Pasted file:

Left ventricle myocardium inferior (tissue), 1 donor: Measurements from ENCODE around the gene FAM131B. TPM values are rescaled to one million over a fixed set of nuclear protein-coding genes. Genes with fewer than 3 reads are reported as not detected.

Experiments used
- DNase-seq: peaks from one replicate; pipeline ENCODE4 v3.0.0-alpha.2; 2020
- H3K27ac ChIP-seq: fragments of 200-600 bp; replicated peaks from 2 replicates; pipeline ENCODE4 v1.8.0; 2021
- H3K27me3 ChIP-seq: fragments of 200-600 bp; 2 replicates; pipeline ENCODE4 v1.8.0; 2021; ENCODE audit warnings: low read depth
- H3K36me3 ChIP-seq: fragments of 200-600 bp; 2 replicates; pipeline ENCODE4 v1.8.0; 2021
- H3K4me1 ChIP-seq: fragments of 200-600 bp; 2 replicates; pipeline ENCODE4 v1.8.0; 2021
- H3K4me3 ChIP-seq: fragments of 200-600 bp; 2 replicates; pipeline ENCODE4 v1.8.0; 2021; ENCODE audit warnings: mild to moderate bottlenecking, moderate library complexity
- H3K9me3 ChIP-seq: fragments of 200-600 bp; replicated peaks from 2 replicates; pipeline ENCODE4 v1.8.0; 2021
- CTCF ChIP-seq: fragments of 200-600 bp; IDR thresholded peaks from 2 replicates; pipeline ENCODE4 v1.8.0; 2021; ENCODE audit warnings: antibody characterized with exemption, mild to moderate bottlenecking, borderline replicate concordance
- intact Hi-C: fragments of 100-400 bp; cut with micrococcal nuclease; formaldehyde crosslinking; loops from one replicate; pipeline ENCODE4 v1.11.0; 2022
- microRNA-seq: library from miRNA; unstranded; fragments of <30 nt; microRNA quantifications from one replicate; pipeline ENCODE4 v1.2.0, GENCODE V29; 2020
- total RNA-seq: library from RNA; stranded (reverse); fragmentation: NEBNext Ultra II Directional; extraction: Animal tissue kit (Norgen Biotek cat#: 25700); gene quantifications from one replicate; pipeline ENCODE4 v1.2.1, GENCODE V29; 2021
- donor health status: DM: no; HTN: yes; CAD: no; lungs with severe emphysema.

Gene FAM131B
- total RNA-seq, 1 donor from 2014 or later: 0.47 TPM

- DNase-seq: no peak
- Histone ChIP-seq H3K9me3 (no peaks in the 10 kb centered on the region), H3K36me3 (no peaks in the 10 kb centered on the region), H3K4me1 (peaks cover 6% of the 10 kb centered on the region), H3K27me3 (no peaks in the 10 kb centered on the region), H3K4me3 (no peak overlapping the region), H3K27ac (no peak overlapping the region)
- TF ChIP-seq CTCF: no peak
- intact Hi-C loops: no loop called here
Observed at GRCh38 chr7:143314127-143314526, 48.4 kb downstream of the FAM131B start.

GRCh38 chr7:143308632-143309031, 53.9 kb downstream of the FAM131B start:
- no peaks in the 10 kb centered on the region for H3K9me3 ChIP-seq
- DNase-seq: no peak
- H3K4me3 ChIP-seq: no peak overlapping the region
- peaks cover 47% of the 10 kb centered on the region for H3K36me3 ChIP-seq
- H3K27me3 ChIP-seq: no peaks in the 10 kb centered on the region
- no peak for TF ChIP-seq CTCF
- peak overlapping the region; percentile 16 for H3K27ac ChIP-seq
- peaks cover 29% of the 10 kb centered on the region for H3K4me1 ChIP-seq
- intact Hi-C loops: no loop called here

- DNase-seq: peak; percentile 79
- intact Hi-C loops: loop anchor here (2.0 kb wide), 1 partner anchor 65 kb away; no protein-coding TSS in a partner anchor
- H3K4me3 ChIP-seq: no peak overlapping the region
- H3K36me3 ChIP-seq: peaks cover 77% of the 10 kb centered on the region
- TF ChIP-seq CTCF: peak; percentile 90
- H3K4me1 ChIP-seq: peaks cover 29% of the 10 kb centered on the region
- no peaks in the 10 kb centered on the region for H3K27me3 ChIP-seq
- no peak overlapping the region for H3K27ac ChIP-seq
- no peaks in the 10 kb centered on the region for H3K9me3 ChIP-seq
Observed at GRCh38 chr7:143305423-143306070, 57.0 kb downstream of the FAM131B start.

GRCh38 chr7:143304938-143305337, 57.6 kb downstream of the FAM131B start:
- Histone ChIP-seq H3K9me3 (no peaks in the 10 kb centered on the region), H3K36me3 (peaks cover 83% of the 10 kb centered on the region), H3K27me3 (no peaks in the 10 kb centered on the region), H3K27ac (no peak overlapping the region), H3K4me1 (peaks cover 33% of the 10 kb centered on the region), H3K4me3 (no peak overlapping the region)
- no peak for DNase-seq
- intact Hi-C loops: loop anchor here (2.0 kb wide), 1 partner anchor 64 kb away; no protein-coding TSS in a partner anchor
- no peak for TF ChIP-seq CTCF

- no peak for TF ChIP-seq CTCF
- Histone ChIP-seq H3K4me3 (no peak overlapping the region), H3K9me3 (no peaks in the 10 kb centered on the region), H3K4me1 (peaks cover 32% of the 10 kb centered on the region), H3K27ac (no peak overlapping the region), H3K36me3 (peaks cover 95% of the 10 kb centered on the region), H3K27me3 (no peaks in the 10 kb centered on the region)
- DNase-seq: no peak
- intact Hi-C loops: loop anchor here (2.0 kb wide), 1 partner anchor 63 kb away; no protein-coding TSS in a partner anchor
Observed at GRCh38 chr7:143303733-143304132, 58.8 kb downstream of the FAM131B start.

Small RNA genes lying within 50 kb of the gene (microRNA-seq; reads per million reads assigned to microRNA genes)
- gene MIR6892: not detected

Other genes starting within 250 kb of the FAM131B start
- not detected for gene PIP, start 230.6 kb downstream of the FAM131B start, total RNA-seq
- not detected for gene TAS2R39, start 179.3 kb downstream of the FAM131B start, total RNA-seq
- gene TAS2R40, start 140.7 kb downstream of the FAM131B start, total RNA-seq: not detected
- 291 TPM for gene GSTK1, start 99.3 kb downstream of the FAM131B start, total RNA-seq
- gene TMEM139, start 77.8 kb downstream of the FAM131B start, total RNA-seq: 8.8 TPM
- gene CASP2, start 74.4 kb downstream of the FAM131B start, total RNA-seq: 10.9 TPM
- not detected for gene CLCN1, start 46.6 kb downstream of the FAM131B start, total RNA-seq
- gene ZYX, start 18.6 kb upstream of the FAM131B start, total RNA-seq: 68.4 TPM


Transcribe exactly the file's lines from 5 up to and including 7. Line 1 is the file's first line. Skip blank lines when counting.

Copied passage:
- H3K27me3 ChIP-seq: fragments of 200-600 bp; 2 replicates; pipeline ENCODE4 v1.8.0; 2021; ENCODE audit warnings: low read depth
- H3K36me3 ChIP-seq: fragments of 200-600 bp; 2 replicates; pipeline ENCODE4 v1.8.0; 2021
- H3K4me1 ChIP-seq: fragments of 200-600 bp; 2 replicates; pipeline ENCODE4 v1.8.0; 2021